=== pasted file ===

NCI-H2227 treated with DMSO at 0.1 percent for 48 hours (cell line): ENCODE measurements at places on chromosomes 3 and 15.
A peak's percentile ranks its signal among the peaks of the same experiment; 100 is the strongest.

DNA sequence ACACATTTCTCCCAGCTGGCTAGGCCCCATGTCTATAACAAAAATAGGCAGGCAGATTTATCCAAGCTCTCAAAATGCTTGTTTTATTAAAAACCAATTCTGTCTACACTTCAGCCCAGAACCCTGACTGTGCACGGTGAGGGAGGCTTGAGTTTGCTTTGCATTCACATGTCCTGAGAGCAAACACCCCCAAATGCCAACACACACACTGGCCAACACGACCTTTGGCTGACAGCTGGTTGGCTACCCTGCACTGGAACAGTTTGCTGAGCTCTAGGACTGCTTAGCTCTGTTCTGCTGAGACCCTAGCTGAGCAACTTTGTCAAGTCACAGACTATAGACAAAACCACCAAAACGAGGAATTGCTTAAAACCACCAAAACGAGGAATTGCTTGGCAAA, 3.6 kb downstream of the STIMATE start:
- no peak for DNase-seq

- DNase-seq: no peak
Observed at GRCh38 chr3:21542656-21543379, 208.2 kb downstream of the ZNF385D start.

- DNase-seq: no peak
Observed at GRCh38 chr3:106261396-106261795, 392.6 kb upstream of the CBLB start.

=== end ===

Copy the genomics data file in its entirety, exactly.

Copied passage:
NCI-H2227 treated with DMSO at 0.1 percent for 48 hours (cell line): ENCODE measurements at places on chromosomes 3 and 15.
A peak's percentile ranks its signal among the peaks of the same experiment; 100 is the strongest.

DNA sequence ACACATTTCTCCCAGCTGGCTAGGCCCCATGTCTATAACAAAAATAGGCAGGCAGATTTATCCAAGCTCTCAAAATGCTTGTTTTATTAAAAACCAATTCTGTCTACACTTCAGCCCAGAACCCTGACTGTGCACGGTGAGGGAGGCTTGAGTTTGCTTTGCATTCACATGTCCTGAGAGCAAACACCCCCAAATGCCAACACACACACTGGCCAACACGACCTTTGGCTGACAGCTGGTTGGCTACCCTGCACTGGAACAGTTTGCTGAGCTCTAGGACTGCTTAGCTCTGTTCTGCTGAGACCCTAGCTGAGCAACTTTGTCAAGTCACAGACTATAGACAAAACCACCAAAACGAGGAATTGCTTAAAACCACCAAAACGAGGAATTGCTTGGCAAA, 3.6 kb downstream of the STIMATE start:
- no peak for DNase-seq

- DNase-seq: no peak
Observed at GRCh38 chr3:21542656-21543379, 208.2 kb downstream of the ZNF385D start.

- DNase-seq: no peak
Observed at GRCh38 chr3:106261396-106261795, 392.6 kb upstream of the CBLB start.